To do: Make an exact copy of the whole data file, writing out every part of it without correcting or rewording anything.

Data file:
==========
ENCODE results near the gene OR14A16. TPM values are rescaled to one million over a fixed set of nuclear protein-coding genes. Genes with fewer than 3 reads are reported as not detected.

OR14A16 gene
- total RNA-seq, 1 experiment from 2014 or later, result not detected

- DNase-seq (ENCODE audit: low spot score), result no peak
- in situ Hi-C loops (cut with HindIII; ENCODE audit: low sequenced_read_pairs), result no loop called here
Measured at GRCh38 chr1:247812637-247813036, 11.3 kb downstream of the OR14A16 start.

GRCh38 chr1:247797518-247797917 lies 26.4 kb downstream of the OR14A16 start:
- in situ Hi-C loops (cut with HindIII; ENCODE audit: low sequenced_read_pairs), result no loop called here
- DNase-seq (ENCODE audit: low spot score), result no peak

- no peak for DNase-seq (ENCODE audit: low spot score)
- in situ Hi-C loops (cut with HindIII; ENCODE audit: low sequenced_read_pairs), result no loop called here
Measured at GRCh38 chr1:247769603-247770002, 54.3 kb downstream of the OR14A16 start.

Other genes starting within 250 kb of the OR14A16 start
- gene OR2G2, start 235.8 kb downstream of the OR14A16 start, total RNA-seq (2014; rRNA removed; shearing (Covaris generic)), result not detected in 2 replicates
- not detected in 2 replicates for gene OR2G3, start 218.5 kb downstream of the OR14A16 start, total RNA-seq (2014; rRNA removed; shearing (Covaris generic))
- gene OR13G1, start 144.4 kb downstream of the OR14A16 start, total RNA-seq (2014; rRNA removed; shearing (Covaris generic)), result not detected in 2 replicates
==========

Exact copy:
ENCODE results near the gene OR14A16. TPM values are rescaled to one million over a fixed set of nuclear protein-coding genes. Genes with fewer than 3 reads are reported as not detected.

OR14A16 gene
- total RNA-seq, 1 experiment from 2014 or later, result not detected

- DNase-seq (ENCODE audit: low spot score), result no peak
- in situ Hi-C loops (cut with HindIII; ENCODE audit: low sequenced_read_pairs), result no loop called here
Measured at GRCh38 chr1:247812637-247813036, 11.3 kb downstream of the OR14A16 start.

GRCh38 chr1:247797518-247797917 lies 26.4 kb downstream of the OR14A16 start:
- in situ Hi-C loops (cut with HindIII; ENCODE audit: low sequenced_read_pairs), result no loop called here
- DNase-seq (ENCODE audit: low spot score), result no peak

- no peak for DNase-seq (ENCODE audit: low spot score)
- in situ Hi-C loops (cut with HindIII; ENCODE audit: low sequenced_read_pairs), result no loop called here
Measured at GRCh38 chr1:247769603-247770002, 54.3 kb downstream of the OR14A16 start.

Other genes starting within 250 kb of the OR14A16 start
- gene OR2G2, start 235.8 kb downstream of the OR14A16 start, total RNA-seq (2014; rRNA removed; shearing (Covaris generic)), result not detected in 2 replicates
- not detected in 2 replicates for gene OR2G3, start 218.5 kb downstream of the OR14A16 start, total RNA-seq (2014; rRNA removed; shearing (Covaris generic))
- gene OR13G1, start 144.4 kb downstream of the OR14A16 start, total RNA-seq (2014; rRNA removed; shearing (Covaris generic)), result not detected in 2 replicates